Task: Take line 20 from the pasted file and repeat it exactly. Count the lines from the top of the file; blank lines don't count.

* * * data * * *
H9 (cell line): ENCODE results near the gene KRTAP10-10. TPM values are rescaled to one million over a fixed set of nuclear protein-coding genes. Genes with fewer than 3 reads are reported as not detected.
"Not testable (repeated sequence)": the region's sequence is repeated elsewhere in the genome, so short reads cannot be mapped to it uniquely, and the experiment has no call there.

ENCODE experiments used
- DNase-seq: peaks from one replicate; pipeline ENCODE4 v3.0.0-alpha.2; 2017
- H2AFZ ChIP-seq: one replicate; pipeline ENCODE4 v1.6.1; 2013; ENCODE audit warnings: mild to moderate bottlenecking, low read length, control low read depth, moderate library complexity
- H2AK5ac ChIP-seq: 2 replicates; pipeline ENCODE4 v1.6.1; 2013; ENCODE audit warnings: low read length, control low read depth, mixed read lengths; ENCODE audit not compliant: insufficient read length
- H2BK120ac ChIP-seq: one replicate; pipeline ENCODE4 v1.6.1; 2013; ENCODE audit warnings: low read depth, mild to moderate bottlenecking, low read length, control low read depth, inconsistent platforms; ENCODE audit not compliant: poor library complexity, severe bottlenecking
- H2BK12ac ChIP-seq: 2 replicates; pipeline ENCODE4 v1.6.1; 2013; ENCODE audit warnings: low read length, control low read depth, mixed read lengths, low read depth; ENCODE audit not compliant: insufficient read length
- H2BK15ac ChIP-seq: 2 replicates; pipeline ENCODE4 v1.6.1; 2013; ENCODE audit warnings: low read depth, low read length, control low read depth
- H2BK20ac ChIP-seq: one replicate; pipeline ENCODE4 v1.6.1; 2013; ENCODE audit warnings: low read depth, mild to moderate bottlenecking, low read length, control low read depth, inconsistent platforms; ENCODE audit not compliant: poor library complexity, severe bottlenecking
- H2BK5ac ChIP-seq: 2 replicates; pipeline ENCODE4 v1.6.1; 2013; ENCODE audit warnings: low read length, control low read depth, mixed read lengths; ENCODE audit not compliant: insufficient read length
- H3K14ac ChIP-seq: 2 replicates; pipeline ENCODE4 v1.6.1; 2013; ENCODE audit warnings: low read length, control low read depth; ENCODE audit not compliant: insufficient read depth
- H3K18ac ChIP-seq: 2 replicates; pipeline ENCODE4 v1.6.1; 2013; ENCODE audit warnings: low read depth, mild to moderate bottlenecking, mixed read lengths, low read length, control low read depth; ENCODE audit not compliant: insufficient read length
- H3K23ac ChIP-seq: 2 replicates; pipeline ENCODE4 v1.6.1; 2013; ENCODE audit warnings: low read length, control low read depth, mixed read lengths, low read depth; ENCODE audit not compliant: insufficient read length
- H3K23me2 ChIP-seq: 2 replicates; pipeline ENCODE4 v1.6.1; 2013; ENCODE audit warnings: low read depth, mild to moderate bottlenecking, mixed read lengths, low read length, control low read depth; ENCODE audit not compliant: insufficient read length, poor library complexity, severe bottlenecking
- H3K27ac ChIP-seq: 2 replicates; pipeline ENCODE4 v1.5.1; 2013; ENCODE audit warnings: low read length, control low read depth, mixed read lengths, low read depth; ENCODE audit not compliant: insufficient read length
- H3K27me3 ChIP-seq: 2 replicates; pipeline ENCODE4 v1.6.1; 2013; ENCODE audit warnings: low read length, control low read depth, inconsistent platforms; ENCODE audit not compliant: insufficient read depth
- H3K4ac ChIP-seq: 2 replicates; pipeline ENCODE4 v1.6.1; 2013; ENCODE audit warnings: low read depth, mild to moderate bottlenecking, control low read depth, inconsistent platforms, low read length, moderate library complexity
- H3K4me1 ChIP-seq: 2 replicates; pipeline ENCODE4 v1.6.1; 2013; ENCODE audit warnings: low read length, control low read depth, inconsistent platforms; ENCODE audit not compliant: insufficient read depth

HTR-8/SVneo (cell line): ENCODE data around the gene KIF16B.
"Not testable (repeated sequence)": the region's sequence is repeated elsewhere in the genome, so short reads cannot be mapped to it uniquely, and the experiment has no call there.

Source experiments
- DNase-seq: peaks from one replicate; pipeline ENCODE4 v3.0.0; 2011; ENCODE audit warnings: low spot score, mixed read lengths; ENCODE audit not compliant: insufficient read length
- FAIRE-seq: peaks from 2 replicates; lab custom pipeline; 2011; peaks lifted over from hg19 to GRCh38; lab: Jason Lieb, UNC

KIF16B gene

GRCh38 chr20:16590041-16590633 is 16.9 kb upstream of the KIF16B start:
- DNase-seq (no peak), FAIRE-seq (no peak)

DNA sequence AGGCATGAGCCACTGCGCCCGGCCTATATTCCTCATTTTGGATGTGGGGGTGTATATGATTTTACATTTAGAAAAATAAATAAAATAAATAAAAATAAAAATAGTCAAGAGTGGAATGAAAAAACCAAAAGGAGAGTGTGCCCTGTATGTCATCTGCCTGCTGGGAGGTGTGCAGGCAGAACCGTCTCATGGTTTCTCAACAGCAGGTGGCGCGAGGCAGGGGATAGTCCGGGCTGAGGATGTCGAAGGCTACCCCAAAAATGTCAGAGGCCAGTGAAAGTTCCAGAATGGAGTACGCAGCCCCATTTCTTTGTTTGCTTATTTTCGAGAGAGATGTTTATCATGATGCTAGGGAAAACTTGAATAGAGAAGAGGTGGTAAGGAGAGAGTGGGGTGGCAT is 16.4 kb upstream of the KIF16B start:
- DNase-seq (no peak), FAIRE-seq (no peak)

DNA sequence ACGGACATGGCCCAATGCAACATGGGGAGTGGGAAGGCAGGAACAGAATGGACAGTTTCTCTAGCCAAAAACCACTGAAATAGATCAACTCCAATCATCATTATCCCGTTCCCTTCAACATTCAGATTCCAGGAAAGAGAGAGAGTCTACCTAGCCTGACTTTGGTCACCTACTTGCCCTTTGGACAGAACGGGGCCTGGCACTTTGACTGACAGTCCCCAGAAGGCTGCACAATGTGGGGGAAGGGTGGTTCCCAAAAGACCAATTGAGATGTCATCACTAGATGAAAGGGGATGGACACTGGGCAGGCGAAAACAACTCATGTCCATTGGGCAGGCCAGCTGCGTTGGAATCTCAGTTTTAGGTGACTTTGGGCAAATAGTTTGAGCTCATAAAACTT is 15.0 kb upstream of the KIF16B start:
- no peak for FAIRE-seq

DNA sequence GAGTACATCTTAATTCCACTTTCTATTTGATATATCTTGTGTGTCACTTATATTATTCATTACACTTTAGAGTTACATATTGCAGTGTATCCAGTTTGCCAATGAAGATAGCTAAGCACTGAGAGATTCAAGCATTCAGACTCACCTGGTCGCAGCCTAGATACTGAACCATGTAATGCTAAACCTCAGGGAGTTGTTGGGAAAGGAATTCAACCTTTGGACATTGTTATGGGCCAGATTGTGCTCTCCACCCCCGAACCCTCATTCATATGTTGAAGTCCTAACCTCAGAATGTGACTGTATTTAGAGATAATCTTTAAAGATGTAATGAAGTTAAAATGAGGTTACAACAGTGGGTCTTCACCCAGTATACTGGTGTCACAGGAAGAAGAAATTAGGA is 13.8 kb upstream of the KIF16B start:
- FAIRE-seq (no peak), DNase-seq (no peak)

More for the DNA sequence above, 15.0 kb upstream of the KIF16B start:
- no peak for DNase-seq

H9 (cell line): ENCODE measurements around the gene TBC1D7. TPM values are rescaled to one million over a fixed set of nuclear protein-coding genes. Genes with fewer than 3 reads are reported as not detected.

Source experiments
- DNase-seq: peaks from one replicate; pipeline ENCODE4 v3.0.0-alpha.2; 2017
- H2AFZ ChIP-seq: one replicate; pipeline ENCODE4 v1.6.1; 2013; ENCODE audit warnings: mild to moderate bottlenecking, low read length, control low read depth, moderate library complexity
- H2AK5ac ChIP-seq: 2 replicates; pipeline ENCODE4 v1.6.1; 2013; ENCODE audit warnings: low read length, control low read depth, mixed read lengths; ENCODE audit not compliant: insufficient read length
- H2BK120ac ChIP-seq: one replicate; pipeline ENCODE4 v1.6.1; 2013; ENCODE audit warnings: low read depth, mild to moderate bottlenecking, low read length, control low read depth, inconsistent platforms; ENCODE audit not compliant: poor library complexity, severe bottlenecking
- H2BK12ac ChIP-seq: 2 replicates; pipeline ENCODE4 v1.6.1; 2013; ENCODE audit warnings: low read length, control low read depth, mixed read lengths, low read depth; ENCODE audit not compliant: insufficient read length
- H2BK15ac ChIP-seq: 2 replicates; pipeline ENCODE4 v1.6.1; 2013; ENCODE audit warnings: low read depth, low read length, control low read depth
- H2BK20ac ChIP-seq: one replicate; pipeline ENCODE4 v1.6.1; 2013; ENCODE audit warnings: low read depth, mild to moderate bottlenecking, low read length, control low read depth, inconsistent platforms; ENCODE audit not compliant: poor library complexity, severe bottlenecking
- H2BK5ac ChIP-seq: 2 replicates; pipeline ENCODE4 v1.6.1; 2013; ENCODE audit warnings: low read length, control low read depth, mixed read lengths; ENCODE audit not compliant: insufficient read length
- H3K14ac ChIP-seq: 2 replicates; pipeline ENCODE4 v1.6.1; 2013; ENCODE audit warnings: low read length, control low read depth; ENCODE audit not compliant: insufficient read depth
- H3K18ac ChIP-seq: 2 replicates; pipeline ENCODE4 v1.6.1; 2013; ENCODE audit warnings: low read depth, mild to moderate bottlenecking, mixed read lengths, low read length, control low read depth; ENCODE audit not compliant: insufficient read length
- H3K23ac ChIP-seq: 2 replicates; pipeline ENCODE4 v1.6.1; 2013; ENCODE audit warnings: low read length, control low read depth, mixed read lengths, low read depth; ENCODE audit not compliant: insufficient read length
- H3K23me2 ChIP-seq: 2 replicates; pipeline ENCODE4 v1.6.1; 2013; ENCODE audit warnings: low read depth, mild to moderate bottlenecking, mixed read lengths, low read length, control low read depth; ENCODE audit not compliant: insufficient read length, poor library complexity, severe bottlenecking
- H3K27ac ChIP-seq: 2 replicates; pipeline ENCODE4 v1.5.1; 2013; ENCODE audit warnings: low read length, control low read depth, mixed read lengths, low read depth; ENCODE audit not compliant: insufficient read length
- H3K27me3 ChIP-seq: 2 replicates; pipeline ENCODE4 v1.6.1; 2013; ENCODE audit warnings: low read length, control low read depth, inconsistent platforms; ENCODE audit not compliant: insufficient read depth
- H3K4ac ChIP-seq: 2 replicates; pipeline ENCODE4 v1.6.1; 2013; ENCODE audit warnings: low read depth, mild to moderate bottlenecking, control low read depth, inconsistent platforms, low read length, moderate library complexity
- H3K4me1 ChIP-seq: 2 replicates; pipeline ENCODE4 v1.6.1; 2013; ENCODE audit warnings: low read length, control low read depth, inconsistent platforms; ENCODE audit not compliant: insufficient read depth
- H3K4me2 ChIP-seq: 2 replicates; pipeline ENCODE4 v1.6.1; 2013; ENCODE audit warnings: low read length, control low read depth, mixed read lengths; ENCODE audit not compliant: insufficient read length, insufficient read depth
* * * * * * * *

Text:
HTR-8/SVneo (cell line): ENCODE data around the gene KIF16B.